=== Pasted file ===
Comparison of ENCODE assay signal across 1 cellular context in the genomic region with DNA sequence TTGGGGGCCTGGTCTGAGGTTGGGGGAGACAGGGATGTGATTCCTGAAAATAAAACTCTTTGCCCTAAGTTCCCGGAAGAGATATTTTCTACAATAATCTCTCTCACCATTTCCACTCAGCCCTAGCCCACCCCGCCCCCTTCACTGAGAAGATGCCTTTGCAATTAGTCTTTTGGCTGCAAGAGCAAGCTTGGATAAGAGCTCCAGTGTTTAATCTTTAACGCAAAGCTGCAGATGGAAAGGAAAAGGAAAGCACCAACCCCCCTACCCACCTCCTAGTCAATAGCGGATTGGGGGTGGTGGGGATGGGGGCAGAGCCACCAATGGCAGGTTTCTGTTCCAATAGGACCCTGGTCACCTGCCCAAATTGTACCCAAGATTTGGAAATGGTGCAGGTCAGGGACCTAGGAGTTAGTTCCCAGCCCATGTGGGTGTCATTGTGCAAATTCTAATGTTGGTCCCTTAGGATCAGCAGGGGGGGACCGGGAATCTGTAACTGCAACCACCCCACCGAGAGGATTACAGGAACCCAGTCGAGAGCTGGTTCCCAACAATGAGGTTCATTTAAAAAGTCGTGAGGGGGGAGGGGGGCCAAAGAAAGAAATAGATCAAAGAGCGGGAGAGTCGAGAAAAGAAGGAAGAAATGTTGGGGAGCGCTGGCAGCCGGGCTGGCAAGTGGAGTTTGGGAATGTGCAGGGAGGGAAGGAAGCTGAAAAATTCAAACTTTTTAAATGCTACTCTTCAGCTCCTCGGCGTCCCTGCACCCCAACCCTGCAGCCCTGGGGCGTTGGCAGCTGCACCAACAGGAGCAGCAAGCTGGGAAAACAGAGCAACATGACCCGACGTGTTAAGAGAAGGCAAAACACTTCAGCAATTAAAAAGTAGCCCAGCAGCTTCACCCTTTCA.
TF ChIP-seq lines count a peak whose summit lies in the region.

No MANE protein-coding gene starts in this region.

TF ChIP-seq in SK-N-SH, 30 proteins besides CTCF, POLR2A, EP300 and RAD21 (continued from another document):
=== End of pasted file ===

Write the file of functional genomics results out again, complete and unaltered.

Comparison of ENCODE assay signal across 1 cellular context in the genomic region with DNA sequence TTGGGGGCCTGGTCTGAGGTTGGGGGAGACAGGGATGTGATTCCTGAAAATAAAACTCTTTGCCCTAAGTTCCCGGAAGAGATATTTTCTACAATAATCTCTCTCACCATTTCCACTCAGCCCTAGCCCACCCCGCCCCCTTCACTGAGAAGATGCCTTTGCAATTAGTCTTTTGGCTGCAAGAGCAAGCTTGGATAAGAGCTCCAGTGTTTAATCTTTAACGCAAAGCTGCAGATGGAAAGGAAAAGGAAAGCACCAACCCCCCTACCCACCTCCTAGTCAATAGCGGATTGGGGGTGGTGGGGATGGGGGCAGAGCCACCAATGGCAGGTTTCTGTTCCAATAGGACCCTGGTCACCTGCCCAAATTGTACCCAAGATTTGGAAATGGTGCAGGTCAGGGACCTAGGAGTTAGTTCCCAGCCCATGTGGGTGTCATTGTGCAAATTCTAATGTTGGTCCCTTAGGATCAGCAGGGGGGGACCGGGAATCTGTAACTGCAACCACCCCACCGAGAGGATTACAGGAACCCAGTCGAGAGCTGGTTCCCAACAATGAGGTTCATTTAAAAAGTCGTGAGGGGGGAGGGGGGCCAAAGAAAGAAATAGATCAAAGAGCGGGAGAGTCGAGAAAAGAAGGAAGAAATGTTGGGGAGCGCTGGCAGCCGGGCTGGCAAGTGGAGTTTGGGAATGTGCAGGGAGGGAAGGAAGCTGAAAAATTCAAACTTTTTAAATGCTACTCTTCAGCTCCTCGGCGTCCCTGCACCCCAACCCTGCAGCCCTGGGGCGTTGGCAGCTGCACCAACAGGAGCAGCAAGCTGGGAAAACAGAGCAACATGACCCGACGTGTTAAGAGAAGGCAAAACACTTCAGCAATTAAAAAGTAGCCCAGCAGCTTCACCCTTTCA.
TF ChIP-seq lines count a peak whose summit lies in the region.

No MANE protein-coding gene starts in this region.

TF ChIP-seq in SK-N-SH, 30 proteins besides CTCF, POLR2A, EP300 and RAD21 (continued from another document):